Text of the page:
When Geneseo residents flush their toilets, as long as the waste disappears, most don’t care what happens next. But city officials and staff members care ... as does the Environmental Protection Agency.

When Geneseo residents flush their toilets, as long as the waste disappears, most don’t care what happens next. But city officials and staff members care ... as does the Environmental Protection Agency.

Wastewater in Geneseo travels west, with the help of gravity and a series of lift stations ultimately bound for the city’s Wastewater Treatment Plant, located off Stewart Street.

From the plant’s initial headworks intake area, wastewater flows through a series of digesters, clarifiers, aeration basins, rock and plastic trickling filters before emerging as clean water in either the Geneseo Creek or Green River.

An excess flow lagoon located west of the plant is used to handle overflow from the plant in wet-weather events.

The bulk of today’s treatment plant was built in 1957, with the last big upgrade in 1984.

The result is 60-year old structures operating with 30-year old equipment. Major upgrades are needed at the plant, but those upgrades come with a hefty price tag.

During the council’s Tuesday, April 24, meeting, aldermen listened to a presentation by Terry Boyer, a wastewater engineer with Donohue and Associates, who had evaluated the city’s plant.

Working with city staff members, Boyer reviewed the entire plant and created a prioritization schedule for upgrades.

“Basically everything at the plant needs some sort of upgrade or improvement in the future,” said Boyer. The needs assessment schedule he devised stretches until 2025.

Some items are more pressing than others, including an EPA mandated UV disinfection system which must be in operation by 2020. The city estimates the disinfection system upgrades will cost $1.8 million. Boyer said he also anticipates the EPA to mandate phosphorus treatment levels by 2030.

The wastewater treatment plant’s control building was built in 1957 and doesn’t meet today’s fire code standards.

The building includes a conference room, laboratory, maintenance garage, wet well access, digester gas boiler and grit removal facilities on the first floor, as well as grit pumping, raw sewage pumping, sludge pumping, digester gas piping and gas compression equipment in the basement.

All spaces within the building are interconnected, and because digester gas is present, “potential flammable conditions exist,” said Boyer.

There are also no gas seal offs from the control building to other areas of the treatment plant, which means a potential fire or explosion would be able to travel from one location to another at the plant.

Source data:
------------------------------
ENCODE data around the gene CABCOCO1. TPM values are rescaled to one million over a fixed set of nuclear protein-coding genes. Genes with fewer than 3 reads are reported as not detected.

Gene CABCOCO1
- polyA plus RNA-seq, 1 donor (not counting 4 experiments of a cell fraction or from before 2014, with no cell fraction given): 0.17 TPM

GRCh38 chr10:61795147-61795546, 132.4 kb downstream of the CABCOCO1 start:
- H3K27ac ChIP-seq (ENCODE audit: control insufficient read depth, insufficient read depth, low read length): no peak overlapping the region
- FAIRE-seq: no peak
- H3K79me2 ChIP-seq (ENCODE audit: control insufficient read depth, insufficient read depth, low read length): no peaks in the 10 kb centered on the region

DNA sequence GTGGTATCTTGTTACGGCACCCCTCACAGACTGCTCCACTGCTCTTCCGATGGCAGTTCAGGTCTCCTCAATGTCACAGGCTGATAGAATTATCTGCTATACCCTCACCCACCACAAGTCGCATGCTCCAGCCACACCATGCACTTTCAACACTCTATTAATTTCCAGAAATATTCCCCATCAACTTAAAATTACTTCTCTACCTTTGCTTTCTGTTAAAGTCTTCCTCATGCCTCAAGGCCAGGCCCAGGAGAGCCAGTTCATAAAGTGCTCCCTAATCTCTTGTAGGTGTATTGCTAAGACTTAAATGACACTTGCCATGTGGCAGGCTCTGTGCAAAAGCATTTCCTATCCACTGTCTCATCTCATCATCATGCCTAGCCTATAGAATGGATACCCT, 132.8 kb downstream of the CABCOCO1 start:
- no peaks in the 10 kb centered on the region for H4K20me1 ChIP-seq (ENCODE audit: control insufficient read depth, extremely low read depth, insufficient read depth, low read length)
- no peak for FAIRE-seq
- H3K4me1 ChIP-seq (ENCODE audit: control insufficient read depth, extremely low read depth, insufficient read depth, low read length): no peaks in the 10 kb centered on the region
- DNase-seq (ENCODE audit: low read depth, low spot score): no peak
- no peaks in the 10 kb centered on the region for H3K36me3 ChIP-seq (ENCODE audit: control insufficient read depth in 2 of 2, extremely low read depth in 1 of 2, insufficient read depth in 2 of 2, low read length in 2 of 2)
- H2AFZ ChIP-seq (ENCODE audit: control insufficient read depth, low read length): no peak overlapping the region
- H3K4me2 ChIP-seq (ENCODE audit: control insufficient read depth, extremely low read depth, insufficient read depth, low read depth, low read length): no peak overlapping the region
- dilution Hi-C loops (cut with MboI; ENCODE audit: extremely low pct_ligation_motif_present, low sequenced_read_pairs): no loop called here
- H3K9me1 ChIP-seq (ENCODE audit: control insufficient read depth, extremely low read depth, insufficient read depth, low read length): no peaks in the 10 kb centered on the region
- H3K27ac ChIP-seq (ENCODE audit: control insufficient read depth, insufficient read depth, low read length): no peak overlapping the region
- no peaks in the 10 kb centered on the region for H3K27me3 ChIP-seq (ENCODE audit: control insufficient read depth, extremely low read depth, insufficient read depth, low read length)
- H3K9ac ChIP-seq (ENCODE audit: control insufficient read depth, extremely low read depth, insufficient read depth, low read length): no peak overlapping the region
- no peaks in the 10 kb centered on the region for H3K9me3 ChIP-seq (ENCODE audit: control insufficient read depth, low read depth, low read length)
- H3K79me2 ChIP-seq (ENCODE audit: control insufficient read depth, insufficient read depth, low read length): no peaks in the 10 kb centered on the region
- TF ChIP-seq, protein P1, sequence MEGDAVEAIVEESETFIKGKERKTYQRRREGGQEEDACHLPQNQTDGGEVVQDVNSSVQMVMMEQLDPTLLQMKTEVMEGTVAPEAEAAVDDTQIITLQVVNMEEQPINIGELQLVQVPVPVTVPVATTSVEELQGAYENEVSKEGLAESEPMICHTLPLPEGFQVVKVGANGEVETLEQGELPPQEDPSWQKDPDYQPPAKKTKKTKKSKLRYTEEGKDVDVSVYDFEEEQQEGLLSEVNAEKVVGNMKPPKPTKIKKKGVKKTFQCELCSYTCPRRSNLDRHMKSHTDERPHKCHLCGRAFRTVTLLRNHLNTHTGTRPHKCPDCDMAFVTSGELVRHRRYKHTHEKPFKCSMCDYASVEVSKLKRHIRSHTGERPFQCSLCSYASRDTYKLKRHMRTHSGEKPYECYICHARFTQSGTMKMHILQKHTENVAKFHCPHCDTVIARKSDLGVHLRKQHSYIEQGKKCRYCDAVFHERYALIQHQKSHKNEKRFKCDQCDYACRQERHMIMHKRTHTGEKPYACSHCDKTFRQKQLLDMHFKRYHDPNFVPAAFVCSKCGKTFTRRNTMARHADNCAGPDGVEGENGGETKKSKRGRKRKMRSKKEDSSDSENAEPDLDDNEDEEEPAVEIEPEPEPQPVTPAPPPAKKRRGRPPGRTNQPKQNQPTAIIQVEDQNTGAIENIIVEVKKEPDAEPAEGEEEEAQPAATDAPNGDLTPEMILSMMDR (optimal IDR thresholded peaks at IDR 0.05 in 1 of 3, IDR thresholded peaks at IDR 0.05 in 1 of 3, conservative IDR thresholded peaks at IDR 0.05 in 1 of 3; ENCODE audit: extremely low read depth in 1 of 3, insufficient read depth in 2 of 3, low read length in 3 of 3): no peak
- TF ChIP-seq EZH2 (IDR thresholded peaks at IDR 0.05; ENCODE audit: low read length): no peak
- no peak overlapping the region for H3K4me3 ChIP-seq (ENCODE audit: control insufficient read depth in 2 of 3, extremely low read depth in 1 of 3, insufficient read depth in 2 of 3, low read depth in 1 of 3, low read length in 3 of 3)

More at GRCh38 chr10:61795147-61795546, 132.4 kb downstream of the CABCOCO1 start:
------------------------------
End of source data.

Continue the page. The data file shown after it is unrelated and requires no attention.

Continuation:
Boyer said hazards from flammable and combustible gases, liquids and dusts exist at the current plant.

To fix the situation, main power at the control building would have to be distributed to other buildings. The interconnected building spaces would have to be eliminated as well.

Boyer recommended the city build a new grit tank in order to remove the current one from the control building’s basement. A new raw wastewater lift station would also be constructed so the wastewater wet well would no longer be under the building.

The Geneseo plant features two anaerobic digesters, built attached to the control building. For the anaerobic process to work, the digesters have closed roofs, which increases the potential of a methane gas disaster.

Instead, Boyer recommend switch the plant to an aerobic digester system, which doesn’t require a roof and is designed to have air pumped into the system, eliminating the potential for a methane gas explosion.

In total, upgrades at the plant could cost more than $6.6 million. In comparison, building an entirely new wastewater treatment plant would cost the city roughly $30 million.

“That wouldn’t include anything in the distribution system,” said public works director Chad VanDeWoestyne. The distribution system includes the pipes that run throughout the town.

City administrator Lisa Kotter called the suggested list of projects “a good step in getting a chunk of things off the list at the plant,” but added, “It’s still a drop in the bucket compared with what needs to be done.”

“It’s incredibly difficult to catch up on the work that needs to be done when there has been decades of inaction,” said Kotter, adding prior councils’ unwillingness to raise water and sewer rates had tied the city’s hands when it came to upgrading the system.

“I don’t know how many more Band-Aids we can put on this system,” said alderman Martin Rothschild.

Aldermen were encouraged to visit the wastewater treatment plant to better understand the city’s needs.